Bills in Congress to Enable BMI Surveillance
Two bills in Congress have been introduced that would provide grants through the Department of Health and Human Services to help states develop and expand their immunization registries.
Some studies estimate that the epidemic costs the nation $1,000 per person, per year in health care costs - about $150 billion or 10 percent of overall health care expenditures.
“And the end is not in sight,” said Longjohn. “We are developing a generation of kids with adult risks before they leave adolescence.”
About 30 states have implemented or considered BMI surveillance programs, most of them school-based, like the one in Arkansas that was launched in 2003.
“In an ideal world, the doctor has a list of who is coming in that day and the immunization registry tells him they need this shot, this lead test follow-up and height and weight assessed and the BMI checked to see if they are overweight and if they are, kick in with other screening tests,” said co-author and senior policy analyst Amy Sheon.
With the registry-based model, personally identifiable information never leaves the doctor’s office and the only data shared is aggregate information on rates of obesity.
But some parents object to surveillance as an “intrusion by well-meaning adults.”
“I have no problems with government publishing information regarding the effects of obesity and educating the public on this issue,” said Scott Hipsak of Anchorage, Alaska.
“Further rules and regulations will not address this issue,” he said. “People will eat what they want when they want it and you cannot change that.”
He insists advertising, like anti-smoking campaigns would be more effective.
Dawn Friedman, a Columbus, Ohio, mother who writes the blog, ThisWomansWork, said the BMI tool is misleading.
“I have one skinny to medium child and one child who has always, always been off-the-charts for weight since she entered the world at 9 1/2 pounds,” she said of her adopted 5-year-old. “It’s how she’s built. It’s how her family’s built.”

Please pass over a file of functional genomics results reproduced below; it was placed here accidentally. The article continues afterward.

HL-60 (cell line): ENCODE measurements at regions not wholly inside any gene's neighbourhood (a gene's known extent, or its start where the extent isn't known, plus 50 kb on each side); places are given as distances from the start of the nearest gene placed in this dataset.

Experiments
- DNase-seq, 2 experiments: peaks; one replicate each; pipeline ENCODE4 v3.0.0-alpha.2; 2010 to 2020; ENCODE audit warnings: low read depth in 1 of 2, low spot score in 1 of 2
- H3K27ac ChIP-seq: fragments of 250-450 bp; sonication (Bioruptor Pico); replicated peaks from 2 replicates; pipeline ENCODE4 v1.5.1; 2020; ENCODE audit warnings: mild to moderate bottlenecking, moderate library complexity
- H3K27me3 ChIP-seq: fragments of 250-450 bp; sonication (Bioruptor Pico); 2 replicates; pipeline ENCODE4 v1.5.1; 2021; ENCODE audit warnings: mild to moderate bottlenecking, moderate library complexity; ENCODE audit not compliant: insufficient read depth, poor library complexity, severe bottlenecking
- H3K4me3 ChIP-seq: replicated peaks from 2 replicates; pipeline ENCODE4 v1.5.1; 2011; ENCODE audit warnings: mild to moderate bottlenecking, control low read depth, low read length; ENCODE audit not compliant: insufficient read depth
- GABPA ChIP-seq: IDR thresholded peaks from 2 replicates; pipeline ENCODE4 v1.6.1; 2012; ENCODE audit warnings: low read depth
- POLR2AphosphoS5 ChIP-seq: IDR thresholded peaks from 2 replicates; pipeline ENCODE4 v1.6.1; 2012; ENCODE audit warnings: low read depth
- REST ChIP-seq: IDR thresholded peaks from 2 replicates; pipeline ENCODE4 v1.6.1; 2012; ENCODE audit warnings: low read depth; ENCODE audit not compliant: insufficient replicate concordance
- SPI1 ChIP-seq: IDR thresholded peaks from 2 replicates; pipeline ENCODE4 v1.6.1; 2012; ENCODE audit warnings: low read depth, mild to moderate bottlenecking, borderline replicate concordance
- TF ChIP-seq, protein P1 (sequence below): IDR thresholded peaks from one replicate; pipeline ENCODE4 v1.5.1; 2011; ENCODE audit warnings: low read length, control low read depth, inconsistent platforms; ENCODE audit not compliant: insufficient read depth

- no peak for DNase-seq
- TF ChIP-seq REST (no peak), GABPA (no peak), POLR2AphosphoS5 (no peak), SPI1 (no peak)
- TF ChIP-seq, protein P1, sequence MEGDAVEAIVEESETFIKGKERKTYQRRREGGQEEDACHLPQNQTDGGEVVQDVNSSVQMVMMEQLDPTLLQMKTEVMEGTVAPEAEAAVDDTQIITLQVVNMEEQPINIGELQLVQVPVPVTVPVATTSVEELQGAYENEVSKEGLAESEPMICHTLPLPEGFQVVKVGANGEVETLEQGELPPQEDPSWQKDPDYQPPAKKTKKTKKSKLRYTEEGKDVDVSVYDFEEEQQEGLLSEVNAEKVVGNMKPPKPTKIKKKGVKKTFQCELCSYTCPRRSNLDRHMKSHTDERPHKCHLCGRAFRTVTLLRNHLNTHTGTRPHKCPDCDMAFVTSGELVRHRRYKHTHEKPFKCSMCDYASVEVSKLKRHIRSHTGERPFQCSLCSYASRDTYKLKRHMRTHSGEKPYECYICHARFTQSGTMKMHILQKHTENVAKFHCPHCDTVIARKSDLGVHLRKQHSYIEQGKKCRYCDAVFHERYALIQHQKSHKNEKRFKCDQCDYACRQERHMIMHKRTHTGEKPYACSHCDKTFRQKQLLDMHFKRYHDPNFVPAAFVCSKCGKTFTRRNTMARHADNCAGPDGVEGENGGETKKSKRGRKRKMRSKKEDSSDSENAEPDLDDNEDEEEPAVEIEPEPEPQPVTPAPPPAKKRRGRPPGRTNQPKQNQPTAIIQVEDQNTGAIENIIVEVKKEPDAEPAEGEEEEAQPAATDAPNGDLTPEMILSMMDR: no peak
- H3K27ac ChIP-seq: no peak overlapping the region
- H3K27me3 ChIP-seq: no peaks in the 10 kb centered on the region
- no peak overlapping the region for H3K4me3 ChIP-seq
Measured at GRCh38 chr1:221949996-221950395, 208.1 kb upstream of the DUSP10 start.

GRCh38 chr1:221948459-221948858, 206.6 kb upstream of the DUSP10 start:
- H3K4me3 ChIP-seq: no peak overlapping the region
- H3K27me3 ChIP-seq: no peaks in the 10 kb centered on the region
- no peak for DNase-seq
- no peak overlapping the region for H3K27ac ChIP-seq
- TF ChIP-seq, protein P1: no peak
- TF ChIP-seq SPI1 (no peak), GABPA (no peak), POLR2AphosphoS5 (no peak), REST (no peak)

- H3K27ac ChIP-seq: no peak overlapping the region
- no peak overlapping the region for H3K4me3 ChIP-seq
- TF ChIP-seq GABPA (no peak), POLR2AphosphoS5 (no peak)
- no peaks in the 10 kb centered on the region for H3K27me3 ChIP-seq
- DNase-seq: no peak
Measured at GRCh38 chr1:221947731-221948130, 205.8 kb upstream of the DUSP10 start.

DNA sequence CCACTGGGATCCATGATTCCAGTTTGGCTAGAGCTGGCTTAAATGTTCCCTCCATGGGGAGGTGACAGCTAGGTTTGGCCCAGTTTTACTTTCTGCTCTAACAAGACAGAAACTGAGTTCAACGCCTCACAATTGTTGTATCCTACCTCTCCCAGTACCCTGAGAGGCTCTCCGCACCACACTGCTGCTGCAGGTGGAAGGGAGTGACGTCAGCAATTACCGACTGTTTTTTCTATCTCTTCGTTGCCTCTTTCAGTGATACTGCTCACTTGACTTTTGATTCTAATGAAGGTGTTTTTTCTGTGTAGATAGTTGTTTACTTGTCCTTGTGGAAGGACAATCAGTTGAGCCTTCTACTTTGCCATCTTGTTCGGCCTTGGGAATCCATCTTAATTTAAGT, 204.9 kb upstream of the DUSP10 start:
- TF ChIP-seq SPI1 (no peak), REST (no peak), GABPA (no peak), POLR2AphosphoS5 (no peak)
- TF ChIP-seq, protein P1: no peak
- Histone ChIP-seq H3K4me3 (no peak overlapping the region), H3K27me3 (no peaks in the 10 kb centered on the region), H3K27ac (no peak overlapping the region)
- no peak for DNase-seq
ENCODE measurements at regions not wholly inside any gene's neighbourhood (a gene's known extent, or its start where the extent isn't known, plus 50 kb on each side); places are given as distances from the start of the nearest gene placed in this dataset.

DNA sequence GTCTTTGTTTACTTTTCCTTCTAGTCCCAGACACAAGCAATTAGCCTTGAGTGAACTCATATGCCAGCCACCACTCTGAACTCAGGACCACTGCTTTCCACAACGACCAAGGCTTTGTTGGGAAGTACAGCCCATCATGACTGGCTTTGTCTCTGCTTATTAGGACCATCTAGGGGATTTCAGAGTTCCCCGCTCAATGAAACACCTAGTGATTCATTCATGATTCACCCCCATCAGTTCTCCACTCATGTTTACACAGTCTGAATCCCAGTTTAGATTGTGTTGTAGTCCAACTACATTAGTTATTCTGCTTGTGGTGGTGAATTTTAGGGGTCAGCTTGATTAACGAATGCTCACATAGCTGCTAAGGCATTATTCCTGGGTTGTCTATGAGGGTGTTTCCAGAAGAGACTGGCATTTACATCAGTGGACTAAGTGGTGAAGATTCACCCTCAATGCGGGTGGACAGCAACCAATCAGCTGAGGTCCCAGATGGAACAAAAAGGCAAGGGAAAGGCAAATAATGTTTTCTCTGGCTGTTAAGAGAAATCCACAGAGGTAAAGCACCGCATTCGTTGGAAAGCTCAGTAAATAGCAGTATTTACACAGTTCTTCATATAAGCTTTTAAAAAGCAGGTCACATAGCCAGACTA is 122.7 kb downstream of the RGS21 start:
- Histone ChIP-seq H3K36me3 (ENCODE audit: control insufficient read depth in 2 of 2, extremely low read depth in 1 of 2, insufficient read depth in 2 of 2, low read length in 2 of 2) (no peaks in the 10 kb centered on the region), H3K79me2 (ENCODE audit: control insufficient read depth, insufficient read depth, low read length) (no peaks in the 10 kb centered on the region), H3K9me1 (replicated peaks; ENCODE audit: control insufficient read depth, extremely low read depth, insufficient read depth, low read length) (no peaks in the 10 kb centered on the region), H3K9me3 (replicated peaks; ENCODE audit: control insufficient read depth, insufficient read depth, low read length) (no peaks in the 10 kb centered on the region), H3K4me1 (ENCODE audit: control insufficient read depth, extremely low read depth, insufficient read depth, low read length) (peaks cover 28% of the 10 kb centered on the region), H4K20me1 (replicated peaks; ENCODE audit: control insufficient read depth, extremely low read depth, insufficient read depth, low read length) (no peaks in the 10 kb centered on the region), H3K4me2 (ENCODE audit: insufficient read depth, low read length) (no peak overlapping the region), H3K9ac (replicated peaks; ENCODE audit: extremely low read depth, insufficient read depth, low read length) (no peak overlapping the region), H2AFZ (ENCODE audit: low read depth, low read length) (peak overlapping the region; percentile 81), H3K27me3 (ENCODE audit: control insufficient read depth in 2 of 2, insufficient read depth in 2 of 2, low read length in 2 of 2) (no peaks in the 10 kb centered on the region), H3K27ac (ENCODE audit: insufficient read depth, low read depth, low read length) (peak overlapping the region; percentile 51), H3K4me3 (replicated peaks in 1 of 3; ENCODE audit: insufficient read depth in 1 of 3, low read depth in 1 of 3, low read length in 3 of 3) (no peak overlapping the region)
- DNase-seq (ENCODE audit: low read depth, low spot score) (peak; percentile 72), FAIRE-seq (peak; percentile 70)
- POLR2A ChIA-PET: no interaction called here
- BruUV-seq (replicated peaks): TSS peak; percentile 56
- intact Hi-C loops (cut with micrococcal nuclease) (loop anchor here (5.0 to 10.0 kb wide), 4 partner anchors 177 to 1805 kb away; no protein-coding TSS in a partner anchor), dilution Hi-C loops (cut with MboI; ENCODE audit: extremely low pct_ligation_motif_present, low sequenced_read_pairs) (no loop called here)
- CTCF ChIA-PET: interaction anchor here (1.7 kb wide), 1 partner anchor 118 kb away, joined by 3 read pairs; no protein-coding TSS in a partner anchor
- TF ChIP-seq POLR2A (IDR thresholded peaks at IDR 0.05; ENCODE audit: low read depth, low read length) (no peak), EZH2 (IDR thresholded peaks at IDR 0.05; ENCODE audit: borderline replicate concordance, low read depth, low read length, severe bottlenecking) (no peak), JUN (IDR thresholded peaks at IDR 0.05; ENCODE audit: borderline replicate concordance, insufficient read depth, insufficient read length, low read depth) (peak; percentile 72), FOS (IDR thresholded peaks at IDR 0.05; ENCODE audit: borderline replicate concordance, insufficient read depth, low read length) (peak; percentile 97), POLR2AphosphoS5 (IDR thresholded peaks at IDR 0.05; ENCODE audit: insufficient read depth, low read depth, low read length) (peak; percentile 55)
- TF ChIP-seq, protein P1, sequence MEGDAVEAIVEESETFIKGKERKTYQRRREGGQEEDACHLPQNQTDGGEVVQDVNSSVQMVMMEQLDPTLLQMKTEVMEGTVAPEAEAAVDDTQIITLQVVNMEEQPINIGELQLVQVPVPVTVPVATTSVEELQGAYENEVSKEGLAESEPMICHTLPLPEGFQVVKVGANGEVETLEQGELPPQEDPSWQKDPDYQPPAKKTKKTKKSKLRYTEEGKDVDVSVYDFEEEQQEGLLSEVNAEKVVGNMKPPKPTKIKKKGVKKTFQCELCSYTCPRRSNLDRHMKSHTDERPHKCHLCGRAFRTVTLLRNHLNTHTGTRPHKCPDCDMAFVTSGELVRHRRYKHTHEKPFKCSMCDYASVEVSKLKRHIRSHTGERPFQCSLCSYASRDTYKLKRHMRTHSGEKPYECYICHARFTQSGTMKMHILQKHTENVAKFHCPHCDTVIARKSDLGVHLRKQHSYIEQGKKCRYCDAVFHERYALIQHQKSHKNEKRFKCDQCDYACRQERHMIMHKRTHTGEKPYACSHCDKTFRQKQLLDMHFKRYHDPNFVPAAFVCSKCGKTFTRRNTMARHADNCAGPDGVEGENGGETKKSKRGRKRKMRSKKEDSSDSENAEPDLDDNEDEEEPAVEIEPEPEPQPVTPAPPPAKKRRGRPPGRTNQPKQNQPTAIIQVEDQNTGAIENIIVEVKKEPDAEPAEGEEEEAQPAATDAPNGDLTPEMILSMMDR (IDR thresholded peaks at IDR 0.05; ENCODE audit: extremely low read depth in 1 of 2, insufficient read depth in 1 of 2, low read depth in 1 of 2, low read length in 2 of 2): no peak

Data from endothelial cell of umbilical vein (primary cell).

“She is also very active, eats a wide variety of healthy foods and is sick the least of us so to take her weight as a measure of her entire health would be a huge mistake,” said Friedman, 40.
She is also frustrated by efforts to “shame” children and parents, rather than providing healthier school lunches, and making good food more affordable in neighborhoods where shopping is a challenge.
The contentious issue of obesity has already created a cultural divide, even splitting one family.
Laurie Harper, a saleswoman from New York City, is in the middle of a legal battle that sprang from an argument over weight.
“I am being sued by my ex-husband for custody of my 16-year-old daughter who no longer wants to live with me or talk to me because I am very concerned about her weight, food binging and unhealthy lifestyle,” she said.
Harper urged her daughter, who is 40 to 50 pounds overweight, to join an exercise program, but she refused.
“My ex-husband is also someone who has a history of weight and made me out to be the bad guy,” said Harper, 56. “His side of the family has High cholesterol and heart attacks.”
“The judge was obese herself and very angry with me because she doesn’t believe parents should be involved in kids’ weight,” she said. “It’s incredible because [my daughter] is going to have a heart attack by the time she is 20.”